# 1. Introduction

Linear Search, also known as sequential search, is a simple search algorithm. It involves iterating over each element in a list and comparing it with the search key until a match is found or the end of the list is reached. It works on both sorted and unsorted lists but is less efficient than binary search on a sorted list.

# 2. Implementation Steps

1. Start from the first element in the list.

2. Compare the search key with the current element.

3. If they match, return the index of the current element.

4. If they don't match, move to the next element and repeat the process.

5. If the end of the list is reached and the key isn't found, return an indication that it's not present in the list.

# 3. Implementation in Python

``````def linear_search(arr, x):
"""Function to perform Linear Search on a list."""
for i in range(len(arr)):
if arr[i] == x:
return i
return -1
arr = [2, 4, 6, 8, 10, 12, 14, 16, 18, 20]
x = 12
result = linear_search(arr, x)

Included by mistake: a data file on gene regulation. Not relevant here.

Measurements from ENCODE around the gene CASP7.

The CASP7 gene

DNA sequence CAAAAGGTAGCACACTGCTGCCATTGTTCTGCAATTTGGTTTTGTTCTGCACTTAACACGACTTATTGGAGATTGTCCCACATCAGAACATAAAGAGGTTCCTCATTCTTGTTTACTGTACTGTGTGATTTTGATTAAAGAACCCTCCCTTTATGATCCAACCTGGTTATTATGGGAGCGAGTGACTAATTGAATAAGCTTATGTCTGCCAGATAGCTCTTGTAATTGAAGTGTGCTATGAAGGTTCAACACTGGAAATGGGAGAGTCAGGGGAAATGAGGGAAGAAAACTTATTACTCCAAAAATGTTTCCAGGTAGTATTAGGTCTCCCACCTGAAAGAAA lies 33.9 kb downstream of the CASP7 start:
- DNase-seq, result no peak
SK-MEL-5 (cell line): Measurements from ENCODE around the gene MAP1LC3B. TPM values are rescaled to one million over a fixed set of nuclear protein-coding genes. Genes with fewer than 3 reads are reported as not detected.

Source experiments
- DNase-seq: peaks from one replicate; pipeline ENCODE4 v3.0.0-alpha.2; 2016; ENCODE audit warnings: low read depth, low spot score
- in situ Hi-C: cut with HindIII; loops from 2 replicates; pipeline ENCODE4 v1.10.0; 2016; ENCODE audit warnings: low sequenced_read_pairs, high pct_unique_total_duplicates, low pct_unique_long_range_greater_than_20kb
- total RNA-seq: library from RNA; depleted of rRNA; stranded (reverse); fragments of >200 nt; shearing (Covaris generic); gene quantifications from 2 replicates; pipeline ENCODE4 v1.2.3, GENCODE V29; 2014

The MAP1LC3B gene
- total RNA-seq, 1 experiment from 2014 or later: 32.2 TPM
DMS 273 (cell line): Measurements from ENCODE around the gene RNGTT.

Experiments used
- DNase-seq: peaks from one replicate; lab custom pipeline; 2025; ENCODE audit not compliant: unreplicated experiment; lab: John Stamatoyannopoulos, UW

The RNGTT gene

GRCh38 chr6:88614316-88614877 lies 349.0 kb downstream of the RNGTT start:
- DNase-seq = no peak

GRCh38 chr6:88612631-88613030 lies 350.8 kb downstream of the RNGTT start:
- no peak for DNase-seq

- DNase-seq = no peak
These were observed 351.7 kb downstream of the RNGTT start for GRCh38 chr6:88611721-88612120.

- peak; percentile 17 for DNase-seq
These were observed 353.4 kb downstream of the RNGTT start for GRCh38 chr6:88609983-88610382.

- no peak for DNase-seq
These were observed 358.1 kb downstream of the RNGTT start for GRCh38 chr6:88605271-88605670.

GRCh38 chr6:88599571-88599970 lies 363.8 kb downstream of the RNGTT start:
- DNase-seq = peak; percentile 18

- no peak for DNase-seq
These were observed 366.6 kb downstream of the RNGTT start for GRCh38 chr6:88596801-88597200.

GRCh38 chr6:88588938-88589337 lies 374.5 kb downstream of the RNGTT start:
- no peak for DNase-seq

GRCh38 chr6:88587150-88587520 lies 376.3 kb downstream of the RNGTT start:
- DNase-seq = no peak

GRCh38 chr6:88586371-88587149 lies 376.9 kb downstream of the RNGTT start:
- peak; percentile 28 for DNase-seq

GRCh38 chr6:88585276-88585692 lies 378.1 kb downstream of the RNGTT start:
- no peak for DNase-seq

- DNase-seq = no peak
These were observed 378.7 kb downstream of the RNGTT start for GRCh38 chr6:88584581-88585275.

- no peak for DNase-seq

if result != -1:
print(f"Element {x} is present at index {result}")
else:
print(f"Element {x} is not present in the list")
``````

### Output:

```Element 12 is present at index 5
```

### Explanation:

1. The linear_search function iterates over each element in the list arr.

2. For every element, it checks if it matches with the search key x.

3. If a match is found, it returns the index of that element.

4. If no match is found by the end of the list, it returns -1 indicating the element is not present in the list.

Linear Search has a time complexity of O(n) since in the worst case it might have to compare the search key with each element in the list. Despite its simplicity, it's not the most efficient searching algorithm for large lists, especially when the list is sorted.